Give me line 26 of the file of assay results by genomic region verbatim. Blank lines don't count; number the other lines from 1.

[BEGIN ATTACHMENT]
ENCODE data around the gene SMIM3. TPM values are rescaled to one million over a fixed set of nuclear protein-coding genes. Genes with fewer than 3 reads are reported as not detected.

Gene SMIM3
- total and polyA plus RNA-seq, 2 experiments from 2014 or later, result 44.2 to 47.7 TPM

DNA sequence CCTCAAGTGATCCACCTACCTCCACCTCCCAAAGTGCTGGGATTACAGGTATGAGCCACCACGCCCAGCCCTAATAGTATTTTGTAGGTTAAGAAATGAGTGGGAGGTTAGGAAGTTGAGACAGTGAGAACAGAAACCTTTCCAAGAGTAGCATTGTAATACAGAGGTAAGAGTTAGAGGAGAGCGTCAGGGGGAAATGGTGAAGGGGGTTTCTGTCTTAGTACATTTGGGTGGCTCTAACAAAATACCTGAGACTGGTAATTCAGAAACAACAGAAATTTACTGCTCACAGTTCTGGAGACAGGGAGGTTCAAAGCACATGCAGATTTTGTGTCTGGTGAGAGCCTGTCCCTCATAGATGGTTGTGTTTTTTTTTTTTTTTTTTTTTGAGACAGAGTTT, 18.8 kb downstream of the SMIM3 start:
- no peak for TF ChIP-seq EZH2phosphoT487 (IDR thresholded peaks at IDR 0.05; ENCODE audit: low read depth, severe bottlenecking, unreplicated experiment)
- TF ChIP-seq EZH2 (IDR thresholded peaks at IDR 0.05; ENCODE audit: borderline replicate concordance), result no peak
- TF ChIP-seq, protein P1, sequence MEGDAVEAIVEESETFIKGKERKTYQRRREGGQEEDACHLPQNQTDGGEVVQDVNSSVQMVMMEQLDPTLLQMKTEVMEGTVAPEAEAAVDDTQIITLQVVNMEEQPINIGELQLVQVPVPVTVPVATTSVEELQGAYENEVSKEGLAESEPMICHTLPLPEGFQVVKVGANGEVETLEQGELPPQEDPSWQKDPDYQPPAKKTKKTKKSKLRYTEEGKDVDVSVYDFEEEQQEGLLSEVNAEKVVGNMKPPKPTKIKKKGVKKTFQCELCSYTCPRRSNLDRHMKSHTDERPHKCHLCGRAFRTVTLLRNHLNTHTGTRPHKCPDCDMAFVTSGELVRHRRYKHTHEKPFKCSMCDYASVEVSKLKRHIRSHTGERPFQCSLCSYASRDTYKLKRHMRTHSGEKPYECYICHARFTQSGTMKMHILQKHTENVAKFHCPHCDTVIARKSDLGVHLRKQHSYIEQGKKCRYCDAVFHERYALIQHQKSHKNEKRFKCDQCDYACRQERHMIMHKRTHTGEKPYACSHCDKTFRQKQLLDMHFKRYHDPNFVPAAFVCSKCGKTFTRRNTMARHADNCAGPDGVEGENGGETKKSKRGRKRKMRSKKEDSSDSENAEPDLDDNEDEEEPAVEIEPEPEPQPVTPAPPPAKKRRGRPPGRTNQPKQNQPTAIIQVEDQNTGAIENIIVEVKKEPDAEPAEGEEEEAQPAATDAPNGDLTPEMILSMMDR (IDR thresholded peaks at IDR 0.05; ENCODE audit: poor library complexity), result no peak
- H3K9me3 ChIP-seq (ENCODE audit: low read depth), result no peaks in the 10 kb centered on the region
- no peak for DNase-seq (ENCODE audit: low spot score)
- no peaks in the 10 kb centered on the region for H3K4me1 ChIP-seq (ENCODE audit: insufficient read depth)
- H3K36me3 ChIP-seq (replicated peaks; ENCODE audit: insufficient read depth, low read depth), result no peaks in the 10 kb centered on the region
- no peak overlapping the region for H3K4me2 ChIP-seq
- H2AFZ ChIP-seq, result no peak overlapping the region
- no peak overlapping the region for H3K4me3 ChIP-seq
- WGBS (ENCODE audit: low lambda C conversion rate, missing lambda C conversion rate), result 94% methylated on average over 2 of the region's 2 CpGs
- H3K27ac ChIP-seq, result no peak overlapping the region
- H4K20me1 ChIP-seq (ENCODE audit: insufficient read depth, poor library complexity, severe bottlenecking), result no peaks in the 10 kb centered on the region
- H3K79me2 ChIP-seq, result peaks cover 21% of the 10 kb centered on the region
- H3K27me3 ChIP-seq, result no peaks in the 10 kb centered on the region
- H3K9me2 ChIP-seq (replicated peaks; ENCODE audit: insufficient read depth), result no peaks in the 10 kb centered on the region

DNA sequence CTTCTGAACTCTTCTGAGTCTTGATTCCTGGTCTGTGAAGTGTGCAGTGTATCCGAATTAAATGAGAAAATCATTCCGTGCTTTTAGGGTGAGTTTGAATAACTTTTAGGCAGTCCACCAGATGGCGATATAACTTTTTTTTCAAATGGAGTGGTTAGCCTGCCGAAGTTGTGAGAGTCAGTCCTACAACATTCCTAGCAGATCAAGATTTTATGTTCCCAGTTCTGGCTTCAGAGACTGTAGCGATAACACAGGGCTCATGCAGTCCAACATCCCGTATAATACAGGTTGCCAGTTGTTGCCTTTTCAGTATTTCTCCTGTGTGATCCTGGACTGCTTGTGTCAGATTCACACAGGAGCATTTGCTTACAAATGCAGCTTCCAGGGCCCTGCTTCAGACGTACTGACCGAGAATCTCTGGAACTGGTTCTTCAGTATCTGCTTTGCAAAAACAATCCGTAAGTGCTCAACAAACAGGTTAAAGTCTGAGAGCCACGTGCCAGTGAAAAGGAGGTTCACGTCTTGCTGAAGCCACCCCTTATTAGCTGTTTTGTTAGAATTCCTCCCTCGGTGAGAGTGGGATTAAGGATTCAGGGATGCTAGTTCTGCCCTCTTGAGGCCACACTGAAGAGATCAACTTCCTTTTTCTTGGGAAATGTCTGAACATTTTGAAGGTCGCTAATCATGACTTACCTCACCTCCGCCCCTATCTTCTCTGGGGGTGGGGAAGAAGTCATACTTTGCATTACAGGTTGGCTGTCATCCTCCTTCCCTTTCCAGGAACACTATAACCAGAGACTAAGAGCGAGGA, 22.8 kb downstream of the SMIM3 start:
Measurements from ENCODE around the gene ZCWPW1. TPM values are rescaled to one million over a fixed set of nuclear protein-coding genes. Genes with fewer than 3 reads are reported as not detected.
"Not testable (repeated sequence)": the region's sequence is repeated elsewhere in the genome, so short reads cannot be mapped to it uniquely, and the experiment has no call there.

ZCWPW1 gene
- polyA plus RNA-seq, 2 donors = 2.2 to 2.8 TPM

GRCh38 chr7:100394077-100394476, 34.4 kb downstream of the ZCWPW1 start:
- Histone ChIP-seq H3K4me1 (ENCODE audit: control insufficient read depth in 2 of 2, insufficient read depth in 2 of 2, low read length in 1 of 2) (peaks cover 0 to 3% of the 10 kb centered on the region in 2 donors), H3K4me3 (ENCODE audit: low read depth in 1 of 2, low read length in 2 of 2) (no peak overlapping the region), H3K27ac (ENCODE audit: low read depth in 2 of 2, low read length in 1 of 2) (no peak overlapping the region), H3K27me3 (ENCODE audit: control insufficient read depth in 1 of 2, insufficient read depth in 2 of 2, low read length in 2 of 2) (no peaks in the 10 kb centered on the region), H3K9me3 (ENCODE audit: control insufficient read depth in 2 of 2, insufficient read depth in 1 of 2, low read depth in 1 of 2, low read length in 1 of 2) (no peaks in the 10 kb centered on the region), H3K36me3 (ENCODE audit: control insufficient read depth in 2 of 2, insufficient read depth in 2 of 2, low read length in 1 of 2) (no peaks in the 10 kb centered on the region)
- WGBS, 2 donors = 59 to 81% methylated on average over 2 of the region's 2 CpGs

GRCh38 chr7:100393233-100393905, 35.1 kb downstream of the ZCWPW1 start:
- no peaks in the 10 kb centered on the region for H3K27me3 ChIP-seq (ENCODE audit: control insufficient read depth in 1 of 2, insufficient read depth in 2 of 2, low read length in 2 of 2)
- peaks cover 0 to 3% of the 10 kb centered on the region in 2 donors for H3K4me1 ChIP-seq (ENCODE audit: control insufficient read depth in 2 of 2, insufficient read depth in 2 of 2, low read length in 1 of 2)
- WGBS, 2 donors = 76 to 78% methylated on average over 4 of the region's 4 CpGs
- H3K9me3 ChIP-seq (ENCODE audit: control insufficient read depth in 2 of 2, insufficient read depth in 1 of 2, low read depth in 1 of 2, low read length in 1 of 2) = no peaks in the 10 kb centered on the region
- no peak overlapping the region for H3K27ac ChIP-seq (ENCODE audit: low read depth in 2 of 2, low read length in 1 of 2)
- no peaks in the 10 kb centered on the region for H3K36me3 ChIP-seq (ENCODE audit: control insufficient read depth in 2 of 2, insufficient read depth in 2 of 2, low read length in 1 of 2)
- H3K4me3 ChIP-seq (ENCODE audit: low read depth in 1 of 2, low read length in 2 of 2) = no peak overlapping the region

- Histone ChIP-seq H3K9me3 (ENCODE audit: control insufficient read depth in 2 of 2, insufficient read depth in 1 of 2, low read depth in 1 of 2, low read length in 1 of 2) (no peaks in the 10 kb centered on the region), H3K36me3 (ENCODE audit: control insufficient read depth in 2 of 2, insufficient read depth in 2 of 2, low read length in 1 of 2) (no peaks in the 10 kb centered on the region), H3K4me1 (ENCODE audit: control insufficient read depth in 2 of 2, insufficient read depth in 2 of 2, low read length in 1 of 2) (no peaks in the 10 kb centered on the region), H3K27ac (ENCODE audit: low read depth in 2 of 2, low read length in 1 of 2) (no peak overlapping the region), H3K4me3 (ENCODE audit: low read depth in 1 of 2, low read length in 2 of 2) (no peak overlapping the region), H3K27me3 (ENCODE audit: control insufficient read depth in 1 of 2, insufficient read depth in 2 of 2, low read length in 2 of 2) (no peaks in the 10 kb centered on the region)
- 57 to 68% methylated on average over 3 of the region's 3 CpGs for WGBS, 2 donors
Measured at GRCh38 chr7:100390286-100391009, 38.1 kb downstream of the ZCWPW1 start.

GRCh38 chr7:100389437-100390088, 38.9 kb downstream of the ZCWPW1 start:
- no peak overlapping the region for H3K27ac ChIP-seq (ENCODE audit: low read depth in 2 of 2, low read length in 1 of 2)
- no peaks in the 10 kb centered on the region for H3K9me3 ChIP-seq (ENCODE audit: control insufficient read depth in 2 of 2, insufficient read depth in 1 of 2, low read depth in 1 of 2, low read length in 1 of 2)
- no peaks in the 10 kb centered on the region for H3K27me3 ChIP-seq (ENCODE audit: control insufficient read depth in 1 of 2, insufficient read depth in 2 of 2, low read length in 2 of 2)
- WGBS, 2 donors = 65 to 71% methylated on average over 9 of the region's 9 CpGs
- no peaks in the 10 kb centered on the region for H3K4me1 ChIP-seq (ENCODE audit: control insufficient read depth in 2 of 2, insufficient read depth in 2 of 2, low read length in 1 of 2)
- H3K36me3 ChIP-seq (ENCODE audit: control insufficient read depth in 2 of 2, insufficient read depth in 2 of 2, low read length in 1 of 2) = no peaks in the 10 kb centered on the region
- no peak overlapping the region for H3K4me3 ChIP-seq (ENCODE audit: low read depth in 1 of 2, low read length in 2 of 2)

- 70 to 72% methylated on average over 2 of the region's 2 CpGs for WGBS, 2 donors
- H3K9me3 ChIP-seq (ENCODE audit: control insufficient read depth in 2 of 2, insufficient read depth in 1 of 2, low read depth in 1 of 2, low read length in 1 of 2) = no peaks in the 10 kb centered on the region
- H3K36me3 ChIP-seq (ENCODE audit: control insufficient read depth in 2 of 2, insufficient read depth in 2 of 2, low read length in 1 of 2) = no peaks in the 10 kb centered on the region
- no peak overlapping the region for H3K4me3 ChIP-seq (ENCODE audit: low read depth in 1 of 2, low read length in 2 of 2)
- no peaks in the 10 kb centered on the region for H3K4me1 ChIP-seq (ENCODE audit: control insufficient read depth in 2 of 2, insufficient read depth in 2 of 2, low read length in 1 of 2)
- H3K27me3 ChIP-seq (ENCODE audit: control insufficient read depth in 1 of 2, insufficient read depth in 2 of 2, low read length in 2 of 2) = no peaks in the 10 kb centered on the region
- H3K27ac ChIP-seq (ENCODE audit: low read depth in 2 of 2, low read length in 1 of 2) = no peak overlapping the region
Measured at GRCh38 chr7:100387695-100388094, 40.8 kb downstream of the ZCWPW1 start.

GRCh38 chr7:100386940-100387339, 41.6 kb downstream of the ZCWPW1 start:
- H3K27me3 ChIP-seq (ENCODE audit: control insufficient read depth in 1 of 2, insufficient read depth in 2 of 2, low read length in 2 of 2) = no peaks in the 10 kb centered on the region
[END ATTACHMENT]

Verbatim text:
GRCh38 chr7:100394077-100394476, 34.4 kb downstream of the ZCWPW1 start: